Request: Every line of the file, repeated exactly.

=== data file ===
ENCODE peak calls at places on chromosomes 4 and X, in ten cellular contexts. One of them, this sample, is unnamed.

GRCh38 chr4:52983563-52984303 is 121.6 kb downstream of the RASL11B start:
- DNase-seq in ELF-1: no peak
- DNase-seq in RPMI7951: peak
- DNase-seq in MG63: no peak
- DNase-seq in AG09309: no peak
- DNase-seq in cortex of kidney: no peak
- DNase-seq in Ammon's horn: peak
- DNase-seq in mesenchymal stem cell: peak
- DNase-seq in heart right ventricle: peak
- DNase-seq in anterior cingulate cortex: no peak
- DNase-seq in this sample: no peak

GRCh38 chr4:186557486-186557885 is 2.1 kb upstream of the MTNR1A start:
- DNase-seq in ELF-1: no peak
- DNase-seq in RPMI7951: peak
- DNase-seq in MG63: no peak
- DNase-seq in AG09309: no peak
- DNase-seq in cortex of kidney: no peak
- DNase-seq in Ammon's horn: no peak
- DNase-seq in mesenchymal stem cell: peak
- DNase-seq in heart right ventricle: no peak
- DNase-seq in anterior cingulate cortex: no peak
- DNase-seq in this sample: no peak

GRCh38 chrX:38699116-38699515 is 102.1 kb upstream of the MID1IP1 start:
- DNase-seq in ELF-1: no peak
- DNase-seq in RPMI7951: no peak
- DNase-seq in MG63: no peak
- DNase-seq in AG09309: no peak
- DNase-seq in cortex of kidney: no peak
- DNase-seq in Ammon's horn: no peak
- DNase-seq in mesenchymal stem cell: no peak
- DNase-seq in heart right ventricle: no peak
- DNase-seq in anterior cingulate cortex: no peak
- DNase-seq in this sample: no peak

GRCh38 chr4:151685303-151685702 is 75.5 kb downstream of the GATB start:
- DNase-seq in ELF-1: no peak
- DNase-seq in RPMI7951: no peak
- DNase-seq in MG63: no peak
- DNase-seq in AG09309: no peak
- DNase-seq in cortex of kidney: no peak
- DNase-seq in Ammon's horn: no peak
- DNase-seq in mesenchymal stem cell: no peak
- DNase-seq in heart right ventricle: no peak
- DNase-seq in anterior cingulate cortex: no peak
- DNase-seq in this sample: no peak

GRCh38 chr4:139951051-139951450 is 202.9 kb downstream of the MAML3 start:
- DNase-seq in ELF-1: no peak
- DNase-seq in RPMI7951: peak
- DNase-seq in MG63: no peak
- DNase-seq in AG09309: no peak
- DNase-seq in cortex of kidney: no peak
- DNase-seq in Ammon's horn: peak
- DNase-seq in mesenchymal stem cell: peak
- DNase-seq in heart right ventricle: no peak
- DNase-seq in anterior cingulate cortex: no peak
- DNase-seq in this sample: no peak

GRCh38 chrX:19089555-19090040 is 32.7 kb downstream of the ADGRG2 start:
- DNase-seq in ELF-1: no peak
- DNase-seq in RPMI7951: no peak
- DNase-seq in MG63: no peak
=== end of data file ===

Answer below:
ENCODE peak calls at places on chromosomes 4 and X, in ten cellular contexts. One of them, this sample, is unnamed.

GRCh38 chr4:52983563-52984303 is 121.6 kb downstream of the RASL11B start:
- DNase-seq in ELF-1: no peak
- DNase-seq in RPMI7951: peak
- DNase-seq in MG63: no peak
- DNase-seq in AG09309: no peak
- DNase-seq in cortex of kidney: no peak
- DNase-seq in Ammon's horn: peak
- DNase-seq in mesenchymal stem cell: peak
- DNase-seq in heart right ventricle: peak
- DNase-seq in anterior cingulate cortex: no peak
- DNase-seq in this sample: no peak

GRCh38 chr4:186557486-186557885 is 2.1 kb upstream of the MTNR1A start:
- DNase-seq in ELF-1: no peak
- DNase-seq in RPMI7951: peak
- DNase-seq in MG63: no peak
- DNase-seq in AG09309: no peak
- DNase-seq in cortex of kidney: no peak
- DNase-seq in Ammon's horn: no peak
- DNase-seq in mesenchymal stem cell: peak
- DNase-seq in heart right ventricle: no peak
- DNase-seq in anterior cingulate cortex: no peak
- DNase-seq in this sample: no peak

GRCh38 chrX:38699116-38699515 is 102.1 kb upstream of the MID1IP1 start:
- DNase-seq in ELF-1: no peak
- DNase-seq in RPMI7951: no peak
- DNase-seq in MG63: no peak
- DNase-seq in AG09309: no peak
- DNase-seq in cortex of kidney: no peak
- DNase-seq in Ammon's horn: no peak
- DNase-seq in mesenchymal stem cell: no peak
- DNase-seq in heart right ventricle: no peak
- DNase-seq in anterior cingulate cortex: no peak
- DNase-seq in this sample: no peak

GRCh38 chr4:151685303-151685702 is 75.5 kb downstream of the GATB start:
- DNase-seq in ELF-1: no peak
- DNase-seq in RPMI7951: no peak
- DNase-seq in MG63: no peak
- DNase-seq in AG09309: no peak
- DNase-seq in cortex of kidney: no peak
- DNase-seq in Ammon's horn: no peak
- DNase-seq in mesenchymal stem cell: no peak
- DNase-seq in heart right ventricle: no peak
- DNase-seq in anterior cingulate cortex: no peak
- DNase-seq in this sample: no peak

GRCh38 chr4:139951051-139951450 is 202.9 kb downstream of the MAML3 start:
- DNase-seq in ELF-1: no peak
- DNase-seq in RPMI7951: peak
- DNase-seq in MG63: no peak
- DNase-seq in AG09309: no peak
- DNase-seq in cortex of kidney: no peak
- DNase-seq in Ammon's horn: peak
- DNase-seq in mesenchymal stem cell: peak
- DNase-seq in heart right ventricle: no peak
- DNase-seq in anterior cingulate cortex: no peak
- DNase-seq in this sample: no peak

GRCh38 chrX:19089555-19090040 is 32.7 kb downstream of the ADGRG2 start:
- DNase-seq in ELF-1: no peak
- DNase-seq in RPMI7951: no peak
- DNase-seq in MG63: no peak